Visiting Idrissou Bah, poultry farmer in Bétérou

Idrissou Bah Moussé is 23 years old, and an agronomist. He studied at the Faculty of Agriculture of the University of Parakou, majoring in sciences and production techniques in livestock and fisheries breeding. He was one of the students who received a scholarship in 2017 through the Summer School, the project funded by Materialise. His entrepreneurship training there served him well when he completed his university education in 2020. Indeed, just one year later, he started up a small poultry farm in Bétérou in the municipality of Tchaourou.

Idrissou Bah - pluimveehouder in Bétérou

Why did you start your own business so soon?

The entrepreneurship training I received during Summer School, and my degree in agronomy prompted me to start an entrepreneurial activity after only one year, specifically in poultry farming. My plan had long been to become self-employed after completing my education. First, I gained experience on a farm where cattle, chickens, goats, sheep, and other animals were kept. At the end of my 10-month contract at that farm, I decided to set up my poultry farm in the village of Bétérou.

Idrissou Bah - pluimveehouder in Bétérou

And why in Bétérou?

Because Bétérou is very close to my heart: it is “my” village. Moreover, chicken eggs are in great demand in Bétérou. Immediately after the hens lay, I sell and deliver the eggs. I know all the places in my village where eggs are sold and distributed. And if I wanted to increase my poultry farm, I could quickly get additional land. The demand for eggs is so high that I cannot meet even a quarter of the villagers’ total needs. With my 150 laying hens, I sell an average of 31 palettes of eggs per week.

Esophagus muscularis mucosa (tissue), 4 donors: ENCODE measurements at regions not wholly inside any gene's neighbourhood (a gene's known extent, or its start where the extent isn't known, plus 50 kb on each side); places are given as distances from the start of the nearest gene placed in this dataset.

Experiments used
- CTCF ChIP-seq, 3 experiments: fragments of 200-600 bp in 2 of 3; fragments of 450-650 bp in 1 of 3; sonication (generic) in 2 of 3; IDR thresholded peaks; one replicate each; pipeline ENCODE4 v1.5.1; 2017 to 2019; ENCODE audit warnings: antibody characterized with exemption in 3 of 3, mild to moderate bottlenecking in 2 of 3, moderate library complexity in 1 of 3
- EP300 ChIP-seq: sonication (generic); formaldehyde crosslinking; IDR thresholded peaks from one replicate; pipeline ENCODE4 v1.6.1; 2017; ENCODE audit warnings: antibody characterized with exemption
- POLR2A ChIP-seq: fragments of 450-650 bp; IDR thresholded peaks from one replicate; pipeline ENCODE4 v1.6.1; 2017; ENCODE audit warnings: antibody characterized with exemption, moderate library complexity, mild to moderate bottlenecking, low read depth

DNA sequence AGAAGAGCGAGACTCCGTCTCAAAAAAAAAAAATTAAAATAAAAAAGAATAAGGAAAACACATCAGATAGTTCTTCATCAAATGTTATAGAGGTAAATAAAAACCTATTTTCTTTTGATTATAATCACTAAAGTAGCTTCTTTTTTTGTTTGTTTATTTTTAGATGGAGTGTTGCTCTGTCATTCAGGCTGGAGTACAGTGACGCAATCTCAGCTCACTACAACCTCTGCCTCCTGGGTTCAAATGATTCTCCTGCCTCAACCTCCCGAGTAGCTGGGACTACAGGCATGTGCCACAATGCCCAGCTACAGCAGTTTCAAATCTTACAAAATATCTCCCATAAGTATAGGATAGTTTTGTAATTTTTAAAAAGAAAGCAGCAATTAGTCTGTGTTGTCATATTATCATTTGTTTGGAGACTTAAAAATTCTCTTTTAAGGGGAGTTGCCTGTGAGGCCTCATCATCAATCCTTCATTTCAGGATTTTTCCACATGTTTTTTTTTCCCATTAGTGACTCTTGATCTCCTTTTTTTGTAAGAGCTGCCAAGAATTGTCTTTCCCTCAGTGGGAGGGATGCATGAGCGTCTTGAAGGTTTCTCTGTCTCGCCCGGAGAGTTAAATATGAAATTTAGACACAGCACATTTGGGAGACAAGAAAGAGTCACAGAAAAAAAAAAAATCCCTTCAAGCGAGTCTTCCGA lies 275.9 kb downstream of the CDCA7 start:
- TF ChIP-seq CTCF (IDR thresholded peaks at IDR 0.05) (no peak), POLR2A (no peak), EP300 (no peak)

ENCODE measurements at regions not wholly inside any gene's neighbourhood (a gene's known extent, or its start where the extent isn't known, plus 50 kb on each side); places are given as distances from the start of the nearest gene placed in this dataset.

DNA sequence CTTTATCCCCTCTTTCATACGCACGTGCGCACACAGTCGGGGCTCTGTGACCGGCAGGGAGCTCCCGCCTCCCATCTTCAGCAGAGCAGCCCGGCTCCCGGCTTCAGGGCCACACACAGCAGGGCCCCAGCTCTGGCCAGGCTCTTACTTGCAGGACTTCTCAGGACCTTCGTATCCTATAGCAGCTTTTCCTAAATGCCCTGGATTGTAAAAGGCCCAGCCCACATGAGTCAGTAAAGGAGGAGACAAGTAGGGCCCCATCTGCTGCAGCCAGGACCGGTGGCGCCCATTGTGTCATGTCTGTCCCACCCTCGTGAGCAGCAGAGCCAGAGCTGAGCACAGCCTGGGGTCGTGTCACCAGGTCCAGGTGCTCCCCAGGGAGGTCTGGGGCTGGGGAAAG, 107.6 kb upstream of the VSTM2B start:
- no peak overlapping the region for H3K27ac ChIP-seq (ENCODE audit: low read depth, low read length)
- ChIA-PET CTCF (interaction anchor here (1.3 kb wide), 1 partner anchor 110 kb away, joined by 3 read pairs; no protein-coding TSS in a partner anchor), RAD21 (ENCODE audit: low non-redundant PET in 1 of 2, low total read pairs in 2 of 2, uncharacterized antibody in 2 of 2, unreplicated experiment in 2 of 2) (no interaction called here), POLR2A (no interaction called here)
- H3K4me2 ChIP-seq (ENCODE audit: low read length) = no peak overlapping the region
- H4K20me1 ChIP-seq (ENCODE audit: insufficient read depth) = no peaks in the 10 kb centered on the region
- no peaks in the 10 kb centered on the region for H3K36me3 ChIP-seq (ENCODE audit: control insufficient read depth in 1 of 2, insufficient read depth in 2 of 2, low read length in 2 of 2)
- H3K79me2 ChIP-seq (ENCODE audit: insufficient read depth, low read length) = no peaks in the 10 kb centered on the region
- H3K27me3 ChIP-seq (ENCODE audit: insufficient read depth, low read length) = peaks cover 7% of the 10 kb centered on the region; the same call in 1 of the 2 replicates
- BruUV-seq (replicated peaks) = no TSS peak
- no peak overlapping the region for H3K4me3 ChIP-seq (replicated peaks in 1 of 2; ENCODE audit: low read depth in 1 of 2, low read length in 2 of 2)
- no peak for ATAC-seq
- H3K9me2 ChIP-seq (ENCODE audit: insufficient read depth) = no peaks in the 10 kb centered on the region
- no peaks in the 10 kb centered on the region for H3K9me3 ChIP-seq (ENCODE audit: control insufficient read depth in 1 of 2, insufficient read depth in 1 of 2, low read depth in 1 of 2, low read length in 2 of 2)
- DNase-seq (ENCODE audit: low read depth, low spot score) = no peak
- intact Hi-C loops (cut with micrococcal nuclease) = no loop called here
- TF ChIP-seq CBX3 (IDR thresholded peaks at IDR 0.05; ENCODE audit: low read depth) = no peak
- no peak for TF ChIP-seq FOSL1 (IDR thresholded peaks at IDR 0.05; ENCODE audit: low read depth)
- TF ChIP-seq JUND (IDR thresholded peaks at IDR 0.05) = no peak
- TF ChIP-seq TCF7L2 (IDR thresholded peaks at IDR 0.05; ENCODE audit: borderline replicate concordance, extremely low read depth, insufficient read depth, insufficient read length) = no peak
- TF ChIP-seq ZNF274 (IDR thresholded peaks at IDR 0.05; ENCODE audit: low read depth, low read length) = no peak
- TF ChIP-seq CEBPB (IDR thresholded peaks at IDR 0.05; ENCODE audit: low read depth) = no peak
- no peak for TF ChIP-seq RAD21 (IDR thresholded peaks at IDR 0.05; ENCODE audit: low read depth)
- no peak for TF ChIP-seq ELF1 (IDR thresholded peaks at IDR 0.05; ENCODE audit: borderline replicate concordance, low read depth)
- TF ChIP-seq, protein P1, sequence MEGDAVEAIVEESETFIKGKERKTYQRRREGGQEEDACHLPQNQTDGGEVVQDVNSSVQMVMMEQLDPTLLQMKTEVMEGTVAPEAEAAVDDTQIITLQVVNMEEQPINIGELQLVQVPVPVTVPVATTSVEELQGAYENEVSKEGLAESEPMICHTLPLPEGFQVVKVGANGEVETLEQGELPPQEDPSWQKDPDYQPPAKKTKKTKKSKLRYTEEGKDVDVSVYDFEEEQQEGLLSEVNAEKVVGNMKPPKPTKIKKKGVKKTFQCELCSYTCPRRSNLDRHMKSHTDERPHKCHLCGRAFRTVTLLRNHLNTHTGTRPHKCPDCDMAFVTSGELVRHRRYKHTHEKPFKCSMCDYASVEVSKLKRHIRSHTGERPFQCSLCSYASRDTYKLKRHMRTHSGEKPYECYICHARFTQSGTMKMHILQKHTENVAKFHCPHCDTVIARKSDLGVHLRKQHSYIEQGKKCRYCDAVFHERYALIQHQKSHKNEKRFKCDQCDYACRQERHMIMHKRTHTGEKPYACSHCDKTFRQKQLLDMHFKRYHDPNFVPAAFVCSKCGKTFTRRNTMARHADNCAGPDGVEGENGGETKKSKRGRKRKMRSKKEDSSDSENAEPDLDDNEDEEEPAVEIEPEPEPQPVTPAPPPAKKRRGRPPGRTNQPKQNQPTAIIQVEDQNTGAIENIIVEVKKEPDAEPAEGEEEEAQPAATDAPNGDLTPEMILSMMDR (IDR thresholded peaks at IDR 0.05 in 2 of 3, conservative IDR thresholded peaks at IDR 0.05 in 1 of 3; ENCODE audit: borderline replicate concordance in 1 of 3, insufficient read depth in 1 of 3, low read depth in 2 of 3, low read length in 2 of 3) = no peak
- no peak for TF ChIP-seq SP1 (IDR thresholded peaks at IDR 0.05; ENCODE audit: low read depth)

Do you make enough profit from sales? And what do you do with that income?

Yes, of course. I make a profit on what I sell. With the profit, I buy raw materials, feed, and veterinary drugs to maintain the number of animals. I also use the profit to purchase young bulls. These are young cattle that I raise to sell later. In addition, I gradually expand my poultry business with my income.

What difficulties are you experiencing?

Lately, one of the biggest problems has been finding raw materials. With the increase in taxes on raw materials, fewer are being imported. And especially then cottonseed and cotton cake, palm kernel cake, wheat bran, and fishmeal. We cannot produce these raw materials locally ourselves, and there is often a shortage of them. As a result, I can’t always formulate the feed for the laying hens as they are used to. The result is that fewer eggs are laid.

What is your biggest challenge as an entrepreneur?

I plan to become one of the largest producers of eggs in Benin by 2025. I want to start small poultry farms in Djougou, Parakou, and Natitingou in the other municipalities in northern Benin.